Hairstyle inspo for every decade of life

Wondering whether it’s time to change up your hairstyle or colour? Experts reveal the most popular styles and colours among every age group.

“Acting your age” is an increasingly redundant expression – and thankfully, that extends to hairstyles.

“There’s this myth that as we age, the best thing to do is to go lighter ‘to hide the greys’ and shorter ‘because older people don’t suit longer hair’, but I couldn’t disagree more,” Sydney hair educator and freelance colourist Michael Kelly says.

“For anyone who seeks my advice, I talk to them about wearing their hair the way that makes them feel most beautiful, which in turn will make them feel more youthful.”

But there are some distinct hairstyle trends among the different age groups, experts say.

“Styling hair for age will play a part in what we do, as someone who is in their 50s may prefer having a more elegant look and get their inspiration from someone like J. LO, whereas someone in their 20s might crave something free flowing and fun, taking inspiration from the likes of Hailey Bieber,” UVA salon colourist Caroline says.

“That being said, if a client in their 60s requests a cool topknot, we will definitely do it.”

Popular hairstyles requests by age group


“People in their 20s usually love low maintenance colour from blondes to balayage with minimal regrowth. It’s youthful and shiny, utilising most of their natural tones,” Caroline says.

“Clients in this age group typically have their hair long and luscious.”


“Clients in their 30s typically experience a hair transition; some start to get grey hair, so therefore working out a plan to help them tackle it,” Caroline says.

“Some incorporate semi-permanent colours to help blend the greys in and this is a beautiful, shiny introduction to helping camouflage the greys into the client’s hair.”


“Some women in their 40s start to experience thinning, so we introduce foils if they haven’t already to help make their hair feel thicker and more textured,” Caroline says.

“Another common request among clients in this age group involves incorporating tints for brunettes who have grey hair and blonde foils for those who are blonde.”

Michael says it is common for clients in this age group to “either go shorter to create fullness to hair or add a few pieces of hair extensions to fill in gaps that may have formed from the hair density changing”.

“Hormones change with age, which in turn means that your skin and hair follow suit too,” he says.


“Most woman in their 50s have a full head of grey hair, so usually we alternate tints and foils to blend the greys in,” Michael says.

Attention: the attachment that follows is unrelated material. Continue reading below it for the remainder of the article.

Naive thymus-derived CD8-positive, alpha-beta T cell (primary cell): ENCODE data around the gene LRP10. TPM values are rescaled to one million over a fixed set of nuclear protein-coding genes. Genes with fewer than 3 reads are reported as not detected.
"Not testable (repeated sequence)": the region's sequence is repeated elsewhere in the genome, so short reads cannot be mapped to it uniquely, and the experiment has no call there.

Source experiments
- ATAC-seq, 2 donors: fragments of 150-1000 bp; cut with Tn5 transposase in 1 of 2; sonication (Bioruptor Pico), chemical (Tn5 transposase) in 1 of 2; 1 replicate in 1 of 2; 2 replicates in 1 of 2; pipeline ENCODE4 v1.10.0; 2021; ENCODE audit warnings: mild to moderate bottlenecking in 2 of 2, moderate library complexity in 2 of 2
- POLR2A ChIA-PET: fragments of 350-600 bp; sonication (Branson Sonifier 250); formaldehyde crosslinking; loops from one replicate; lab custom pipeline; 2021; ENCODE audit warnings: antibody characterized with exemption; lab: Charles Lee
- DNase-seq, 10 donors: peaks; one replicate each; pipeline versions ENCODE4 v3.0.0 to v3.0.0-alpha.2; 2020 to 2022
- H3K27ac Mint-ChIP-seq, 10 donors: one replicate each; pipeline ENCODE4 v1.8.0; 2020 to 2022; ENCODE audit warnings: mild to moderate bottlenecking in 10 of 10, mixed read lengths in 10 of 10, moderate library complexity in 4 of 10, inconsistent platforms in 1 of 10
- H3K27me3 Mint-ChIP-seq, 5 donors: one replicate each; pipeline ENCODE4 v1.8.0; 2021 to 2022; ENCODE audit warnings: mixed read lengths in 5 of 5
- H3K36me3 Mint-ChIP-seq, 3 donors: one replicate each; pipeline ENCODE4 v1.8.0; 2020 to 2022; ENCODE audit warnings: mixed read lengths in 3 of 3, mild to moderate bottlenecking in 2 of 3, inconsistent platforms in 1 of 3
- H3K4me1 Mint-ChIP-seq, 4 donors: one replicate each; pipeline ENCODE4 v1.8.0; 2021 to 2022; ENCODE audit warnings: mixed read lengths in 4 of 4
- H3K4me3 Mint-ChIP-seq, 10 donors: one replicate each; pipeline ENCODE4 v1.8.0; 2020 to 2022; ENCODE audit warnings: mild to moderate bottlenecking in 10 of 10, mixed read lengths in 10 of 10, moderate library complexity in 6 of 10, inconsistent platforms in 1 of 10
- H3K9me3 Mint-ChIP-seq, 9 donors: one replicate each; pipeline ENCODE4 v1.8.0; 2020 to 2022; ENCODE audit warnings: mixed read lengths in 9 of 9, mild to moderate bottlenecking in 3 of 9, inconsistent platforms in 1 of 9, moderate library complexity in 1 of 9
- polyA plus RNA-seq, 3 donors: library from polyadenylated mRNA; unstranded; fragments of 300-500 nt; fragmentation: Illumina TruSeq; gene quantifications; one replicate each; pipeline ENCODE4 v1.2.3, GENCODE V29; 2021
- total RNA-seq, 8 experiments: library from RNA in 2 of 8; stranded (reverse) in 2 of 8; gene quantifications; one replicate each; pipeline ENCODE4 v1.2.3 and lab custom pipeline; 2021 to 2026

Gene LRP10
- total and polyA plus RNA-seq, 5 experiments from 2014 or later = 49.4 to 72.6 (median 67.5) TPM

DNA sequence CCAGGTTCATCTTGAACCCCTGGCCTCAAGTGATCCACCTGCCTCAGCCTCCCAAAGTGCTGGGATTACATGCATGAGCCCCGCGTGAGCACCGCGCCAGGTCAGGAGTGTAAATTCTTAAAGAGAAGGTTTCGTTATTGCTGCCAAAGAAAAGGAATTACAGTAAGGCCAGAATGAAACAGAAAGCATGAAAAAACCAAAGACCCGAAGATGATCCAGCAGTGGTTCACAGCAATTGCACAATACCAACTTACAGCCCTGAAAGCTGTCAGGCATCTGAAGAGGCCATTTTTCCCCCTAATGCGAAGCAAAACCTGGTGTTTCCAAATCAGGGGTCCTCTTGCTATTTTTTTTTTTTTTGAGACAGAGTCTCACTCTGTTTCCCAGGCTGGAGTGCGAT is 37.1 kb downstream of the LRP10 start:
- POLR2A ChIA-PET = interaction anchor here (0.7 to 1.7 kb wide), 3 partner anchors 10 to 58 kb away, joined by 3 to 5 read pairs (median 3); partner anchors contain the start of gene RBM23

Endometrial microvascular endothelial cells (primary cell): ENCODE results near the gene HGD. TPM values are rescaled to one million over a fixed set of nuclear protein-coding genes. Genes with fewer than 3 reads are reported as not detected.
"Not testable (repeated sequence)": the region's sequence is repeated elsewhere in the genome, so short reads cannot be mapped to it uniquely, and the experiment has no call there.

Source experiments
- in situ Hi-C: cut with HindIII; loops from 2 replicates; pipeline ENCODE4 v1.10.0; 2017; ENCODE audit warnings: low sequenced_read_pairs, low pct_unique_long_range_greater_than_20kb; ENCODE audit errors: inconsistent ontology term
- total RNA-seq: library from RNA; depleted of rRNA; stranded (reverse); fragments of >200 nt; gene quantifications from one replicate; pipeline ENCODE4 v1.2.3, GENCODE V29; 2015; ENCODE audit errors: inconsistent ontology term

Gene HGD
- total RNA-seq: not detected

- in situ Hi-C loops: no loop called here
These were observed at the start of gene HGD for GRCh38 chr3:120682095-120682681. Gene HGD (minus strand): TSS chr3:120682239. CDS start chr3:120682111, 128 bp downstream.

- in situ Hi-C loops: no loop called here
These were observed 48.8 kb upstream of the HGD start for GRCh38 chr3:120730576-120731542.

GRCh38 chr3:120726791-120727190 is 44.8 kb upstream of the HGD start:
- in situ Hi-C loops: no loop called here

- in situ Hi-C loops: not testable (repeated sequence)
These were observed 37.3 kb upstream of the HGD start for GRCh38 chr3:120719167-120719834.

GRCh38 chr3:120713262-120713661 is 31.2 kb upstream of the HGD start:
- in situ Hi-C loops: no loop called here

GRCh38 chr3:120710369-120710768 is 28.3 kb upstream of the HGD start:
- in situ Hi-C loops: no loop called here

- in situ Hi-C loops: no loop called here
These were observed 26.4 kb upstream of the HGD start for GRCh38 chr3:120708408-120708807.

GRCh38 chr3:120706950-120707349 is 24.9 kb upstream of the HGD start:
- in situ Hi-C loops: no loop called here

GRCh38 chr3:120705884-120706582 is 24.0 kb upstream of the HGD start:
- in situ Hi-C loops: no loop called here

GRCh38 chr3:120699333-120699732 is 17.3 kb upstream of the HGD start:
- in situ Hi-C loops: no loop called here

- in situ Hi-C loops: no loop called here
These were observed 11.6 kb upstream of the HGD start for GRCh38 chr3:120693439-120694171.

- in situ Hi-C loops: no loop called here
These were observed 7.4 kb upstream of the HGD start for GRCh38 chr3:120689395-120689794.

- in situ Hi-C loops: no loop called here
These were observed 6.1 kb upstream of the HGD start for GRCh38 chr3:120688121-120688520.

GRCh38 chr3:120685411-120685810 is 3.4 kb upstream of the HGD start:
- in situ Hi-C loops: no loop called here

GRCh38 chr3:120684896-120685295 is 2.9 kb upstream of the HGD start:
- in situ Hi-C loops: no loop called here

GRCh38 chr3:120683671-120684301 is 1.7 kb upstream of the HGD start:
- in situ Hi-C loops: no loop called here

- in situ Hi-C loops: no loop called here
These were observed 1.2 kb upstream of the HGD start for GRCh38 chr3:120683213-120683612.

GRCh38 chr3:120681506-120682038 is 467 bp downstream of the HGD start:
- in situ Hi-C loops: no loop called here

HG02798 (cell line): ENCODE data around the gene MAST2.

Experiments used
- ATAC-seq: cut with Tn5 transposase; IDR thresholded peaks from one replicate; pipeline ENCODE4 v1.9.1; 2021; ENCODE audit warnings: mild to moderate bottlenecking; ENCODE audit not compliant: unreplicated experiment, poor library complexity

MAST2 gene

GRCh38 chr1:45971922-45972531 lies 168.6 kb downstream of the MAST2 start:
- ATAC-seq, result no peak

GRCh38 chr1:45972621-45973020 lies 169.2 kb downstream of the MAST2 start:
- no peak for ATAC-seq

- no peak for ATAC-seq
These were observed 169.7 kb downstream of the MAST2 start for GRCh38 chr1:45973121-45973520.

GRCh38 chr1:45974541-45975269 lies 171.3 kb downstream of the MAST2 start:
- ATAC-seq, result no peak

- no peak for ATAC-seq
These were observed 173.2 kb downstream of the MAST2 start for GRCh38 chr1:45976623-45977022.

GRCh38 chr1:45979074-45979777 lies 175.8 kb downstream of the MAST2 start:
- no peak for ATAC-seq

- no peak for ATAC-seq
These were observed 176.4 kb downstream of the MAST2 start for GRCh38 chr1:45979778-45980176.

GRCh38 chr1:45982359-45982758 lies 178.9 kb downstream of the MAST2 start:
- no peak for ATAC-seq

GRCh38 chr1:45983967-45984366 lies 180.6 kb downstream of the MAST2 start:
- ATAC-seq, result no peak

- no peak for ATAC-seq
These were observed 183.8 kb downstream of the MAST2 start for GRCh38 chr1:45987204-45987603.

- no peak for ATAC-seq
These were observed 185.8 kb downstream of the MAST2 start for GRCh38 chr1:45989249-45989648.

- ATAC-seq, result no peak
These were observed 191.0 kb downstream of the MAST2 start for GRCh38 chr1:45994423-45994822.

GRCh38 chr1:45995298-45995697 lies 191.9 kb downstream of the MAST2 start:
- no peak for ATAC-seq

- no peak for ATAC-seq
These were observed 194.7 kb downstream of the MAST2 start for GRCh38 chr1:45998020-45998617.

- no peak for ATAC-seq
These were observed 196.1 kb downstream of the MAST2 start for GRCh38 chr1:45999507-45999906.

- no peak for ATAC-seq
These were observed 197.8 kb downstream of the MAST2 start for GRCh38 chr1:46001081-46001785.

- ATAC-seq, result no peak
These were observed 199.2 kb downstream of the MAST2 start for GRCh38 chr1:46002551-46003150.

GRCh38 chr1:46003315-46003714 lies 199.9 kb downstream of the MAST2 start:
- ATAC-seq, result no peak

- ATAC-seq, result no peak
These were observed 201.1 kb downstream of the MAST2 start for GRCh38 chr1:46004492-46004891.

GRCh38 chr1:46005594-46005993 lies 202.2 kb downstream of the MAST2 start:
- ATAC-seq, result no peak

“Sometimes a client is coming every three weeks because they can’t stand to see their greys, which can result in banding, so we sometimes put foils to camouflage that.”

60s and beyond

“By this age, most woman know what they want,” Caroline says.

“People in their 60s can be daring and like to incorporate and try different things. Usually, their hair is thinner, so we then cut their hair shorter to make it fuller and add foils for thickness.”

grey hair

Grey is not a scary word

Michael says grey hair can start to emerge at any age.

“It’s not really a sign of getting ‘old’, but rather a sign of having a genetic predisposition to greying,” Michael says.

There are various techniques to soften or cover the greys, if you choose to.

“I’m a big fan of ‘grey blending’ over grey coverage for as long as you can,” Michael says.

That means using highlights or lowlights to work with the natural depth of your hair, blending and disguising the greys.

“Soft contrast is the aim of the game, rather than full coverage. If you have significant greying and you want to step up the coverage, try introducing a demi-permanent colour that shifts the natural depth enough to add a soft veil of colour over the greys so that they are covered, but still transparent,” Michael says.

For stubborn greys, the last resort and most effective is full coverage, permanent dye that removes and covers the grey hair completely.

“Research your colourist and make sure they specialise in grey coverage and my top tip is to ensure your colourist is using a lighter shade at the hairline; this is most important because it will emulate what the hair does naturally and will avoid your hair having an inky, dark or black hairline,” Michael says.

Written by Charlotte Brundrett.